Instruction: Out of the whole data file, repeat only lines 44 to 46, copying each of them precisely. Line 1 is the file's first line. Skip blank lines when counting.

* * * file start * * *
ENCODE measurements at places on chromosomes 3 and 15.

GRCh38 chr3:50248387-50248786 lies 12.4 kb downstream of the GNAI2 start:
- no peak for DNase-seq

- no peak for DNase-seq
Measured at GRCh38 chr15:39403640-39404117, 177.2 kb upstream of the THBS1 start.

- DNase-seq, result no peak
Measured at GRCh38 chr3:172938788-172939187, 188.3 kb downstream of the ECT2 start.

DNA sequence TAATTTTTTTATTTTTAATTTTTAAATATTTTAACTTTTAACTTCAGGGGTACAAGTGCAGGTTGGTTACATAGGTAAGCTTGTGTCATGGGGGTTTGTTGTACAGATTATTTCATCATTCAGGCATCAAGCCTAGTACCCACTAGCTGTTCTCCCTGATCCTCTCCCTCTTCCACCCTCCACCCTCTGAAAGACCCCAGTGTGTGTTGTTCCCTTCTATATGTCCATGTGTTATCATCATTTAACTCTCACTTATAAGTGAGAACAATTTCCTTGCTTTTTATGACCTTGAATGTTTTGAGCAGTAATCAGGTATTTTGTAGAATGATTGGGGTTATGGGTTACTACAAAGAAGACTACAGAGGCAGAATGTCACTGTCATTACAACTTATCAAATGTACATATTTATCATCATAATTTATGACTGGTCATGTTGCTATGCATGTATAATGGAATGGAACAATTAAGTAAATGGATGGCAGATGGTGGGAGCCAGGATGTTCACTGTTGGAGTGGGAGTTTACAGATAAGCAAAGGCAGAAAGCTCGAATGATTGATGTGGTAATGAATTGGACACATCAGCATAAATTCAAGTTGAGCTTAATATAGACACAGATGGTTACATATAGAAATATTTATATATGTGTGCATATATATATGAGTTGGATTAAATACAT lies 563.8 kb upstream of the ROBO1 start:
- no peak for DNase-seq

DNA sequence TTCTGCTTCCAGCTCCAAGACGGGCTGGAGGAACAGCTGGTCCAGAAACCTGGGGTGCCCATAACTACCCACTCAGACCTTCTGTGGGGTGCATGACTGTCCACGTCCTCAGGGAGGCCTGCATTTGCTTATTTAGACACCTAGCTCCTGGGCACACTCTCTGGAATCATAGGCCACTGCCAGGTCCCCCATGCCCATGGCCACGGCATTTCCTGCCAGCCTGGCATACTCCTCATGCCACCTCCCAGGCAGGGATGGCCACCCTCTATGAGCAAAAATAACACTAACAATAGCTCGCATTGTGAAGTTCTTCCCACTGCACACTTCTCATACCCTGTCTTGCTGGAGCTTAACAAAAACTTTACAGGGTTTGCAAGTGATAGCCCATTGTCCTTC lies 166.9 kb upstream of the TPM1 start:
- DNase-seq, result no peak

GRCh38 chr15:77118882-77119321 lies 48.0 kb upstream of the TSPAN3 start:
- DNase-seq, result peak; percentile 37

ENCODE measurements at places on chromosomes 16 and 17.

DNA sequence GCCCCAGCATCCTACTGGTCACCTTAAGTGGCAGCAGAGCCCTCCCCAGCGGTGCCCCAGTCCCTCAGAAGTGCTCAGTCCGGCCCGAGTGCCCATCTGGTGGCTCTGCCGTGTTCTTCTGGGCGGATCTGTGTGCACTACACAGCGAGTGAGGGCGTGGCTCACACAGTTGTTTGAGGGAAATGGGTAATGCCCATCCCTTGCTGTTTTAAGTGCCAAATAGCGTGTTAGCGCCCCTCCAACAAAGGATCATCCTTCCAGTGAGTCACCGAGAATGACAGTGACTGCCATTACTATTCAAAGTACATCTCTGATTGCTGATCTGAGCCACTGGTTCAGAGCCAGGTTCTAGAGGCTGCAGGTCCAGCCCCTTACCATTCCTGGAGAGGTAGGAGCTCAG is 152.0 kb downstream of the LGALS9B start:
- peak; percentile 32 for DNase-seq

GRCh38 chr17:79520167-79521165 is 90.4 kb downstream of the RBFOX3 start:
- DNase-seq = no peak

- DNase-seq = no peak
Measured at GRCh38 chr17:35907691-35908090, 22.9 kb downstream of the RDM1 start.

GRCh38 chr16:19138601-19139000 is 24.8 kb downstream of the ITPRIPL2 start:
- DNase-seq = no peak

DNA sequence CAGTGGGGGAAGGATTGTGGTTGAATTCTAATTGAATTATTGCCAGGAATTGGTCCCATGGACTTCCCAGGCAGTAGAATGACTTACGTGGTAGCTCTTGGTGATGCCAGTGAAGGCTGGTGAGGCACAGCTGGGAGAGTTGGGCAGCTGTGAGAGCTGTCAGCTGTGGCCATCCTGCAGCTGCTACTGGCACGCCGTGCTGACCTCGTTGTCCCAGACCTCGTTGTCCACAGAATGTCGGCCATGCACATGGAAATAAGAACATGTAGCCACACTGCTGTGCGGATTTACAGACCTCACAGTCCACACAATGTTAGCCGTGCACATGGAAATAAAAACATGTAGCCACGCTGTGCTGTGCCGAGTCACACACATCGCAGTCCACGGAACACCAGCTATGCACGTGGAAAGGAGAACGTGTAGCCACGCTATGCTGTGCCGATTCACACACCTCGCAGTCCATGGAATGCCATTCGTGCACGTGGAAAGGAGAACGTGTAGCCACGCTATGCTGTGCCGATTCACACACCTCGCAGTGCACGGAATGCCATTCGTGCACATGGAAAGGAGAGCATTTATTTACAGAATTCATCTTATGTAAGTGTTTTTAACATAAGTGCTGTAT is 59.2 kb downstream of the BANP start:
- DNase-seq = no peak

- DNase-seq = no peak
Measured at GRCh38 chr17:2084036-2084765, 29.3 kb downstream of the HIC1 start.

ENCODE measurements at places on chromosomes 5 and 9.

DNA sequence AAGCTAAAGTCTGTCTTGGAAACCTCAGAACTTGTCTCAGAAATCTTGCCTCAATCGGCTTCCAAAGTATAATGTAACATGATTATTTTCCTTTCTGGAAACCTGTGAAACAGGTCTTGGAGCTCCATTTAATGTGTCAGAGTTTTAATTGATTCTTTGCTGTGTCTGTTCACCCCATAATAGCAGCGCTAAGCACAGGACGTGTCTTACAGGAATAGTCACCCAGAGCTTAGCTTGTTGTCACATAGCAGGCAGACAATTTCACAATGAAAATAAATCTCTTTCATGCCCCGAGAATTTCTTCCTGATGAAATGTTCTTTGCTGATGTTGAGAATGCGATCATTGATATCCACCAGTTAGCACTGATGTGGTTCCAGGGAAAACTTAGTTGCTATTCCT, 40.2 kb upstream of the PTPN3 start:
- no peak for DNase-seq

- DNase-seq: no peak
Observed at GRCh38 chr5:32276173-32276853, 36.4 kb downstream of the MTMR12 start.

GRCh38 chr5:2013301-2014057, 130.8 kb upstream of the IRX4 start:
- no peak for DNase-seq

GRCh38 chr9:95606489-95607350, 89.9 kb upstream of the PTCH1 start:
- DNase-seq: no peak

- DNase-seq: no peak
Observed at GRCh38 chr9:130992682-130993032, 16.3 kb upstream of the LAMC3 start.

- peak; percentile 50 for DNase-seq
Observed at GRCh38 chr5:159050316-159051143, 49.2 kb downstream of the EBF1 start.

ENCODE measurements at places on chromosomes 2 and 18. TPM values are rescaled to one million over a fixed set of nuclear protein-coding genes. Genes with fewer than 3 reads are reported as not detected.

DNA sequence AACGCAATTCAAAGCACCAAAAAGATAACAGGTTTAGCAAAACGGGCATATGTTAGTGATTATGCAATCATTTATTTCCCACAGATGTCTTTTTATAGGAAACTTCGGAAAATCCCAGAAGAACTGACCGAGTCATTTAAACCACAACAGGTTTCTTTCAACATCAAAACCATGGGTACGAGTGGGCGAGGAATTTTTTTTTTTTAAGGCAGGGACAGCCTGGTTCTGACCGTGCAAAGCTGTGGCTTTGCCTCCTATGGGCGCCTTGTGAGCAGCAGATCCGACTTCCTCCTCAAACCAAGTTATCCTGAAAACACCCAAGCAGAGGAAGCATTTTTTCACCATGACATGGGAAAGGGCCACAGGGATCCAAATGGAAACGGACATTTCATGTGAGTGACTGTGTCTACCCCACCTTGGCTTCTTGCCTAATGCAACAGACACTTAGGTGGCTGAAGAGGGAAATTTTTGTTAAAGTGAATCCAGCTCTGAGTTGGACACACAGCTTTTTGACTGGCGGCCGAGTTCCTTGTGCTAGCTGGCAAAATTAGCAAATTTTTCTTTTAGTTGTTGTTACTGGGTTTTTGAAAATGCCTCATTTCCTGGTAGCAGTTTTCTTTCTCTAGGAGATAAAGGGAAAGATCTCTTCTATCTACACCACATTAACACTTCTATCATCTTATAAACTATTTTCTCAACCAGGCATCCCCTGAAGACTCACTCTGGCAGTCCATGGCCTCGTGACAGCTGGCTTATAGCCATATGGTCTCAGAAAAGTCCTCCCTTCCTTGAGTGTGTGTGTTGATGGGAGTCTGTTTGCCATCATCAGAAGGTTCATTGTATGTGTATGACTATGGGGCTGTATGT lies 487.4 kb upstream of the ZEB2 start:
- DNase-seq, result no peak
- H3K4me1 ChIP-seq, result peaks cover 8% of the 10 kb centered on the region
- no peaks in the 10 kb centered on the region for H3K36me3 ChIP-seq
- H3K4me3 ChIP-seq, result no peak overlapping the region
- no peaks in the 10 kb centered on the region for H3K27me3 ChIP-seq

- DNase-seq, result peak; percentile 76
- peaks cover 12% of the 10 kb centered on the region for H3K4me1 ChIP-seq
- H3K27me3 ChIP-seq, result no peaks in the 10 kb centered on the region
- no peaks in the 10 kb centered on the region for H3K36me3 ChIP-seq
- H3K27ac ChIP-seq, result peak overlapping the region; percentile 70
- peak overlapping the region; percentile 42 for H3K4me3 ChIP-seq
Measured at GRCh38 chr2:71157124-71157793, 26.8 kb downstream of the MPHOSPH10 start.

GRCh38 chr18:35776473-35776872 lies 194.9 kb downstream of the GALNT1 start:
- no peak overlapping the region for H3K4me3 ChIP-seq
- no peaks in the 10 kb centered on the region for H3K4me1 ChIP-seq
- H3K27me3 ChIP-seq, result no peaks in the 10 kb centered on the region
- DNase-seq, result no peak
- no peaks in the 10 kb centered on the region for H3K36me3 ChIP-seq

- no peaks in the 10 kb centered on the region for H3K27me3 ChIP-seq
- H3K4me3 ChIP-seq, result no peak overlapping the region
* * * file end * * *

- no peaks in the 10 kb centered on the region for H3K36me3 ChIP-seq
- H3K4me3 ChIP-seq, result no peak overlapping the region
- no peaks in the 10 kb centered on the region for H3K27me3 ChIP-seq